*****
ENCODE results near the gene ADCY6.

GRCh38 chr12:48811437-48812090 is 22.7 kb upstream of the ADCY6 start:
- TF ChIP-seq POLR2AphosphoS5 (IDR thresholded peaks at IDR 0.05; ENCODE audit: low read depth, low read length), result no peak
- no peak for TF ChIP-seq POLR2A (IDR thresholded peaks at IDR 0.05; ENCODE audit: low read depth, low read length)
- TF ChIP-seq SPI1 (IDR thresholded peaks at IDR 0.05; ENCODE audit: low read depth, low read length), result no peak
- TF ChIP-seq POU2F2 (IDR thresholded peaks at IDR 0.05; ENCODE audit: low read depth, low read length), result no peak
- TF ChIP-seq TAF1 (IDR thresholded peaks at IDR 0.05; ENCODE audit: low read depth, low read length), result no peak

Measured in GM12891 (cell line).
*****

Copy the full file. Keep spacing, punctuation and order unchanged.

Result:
ENCODE results near the gene ADCY6.

GRCh38 chr12:48811437-48812090 is 22.7 kb upstream of the ADCY6 start:
- TF ChIP-seq POLR2AphosphoS5 (IDR thresholded peaks at IDR 0.05; ENCODE audit: low read depth, low read length), result no peak
- no peak for TF ChIP-seq POLR2A (IDR thresholded peaks at IDR 0.05; ENCODE audit: low read depth, low read length)
- TF ChIP-seq SPI1 (IDR thresholded peaks at IDR 0.05; ENCODE audit: low read depth, low read length), result no peak
- TF ChIP-seq POU2F2 (IDR thresholded peaks at IDR 0.05; ENCODE audit: low read depth, low read length), result no peak
- TF ChIP-seq TAF1 (IDR thresholded peaks at IDR 0.05; ENCODE audit: low read depth, low read length), result no peak

Measured in GM12891 (cell line).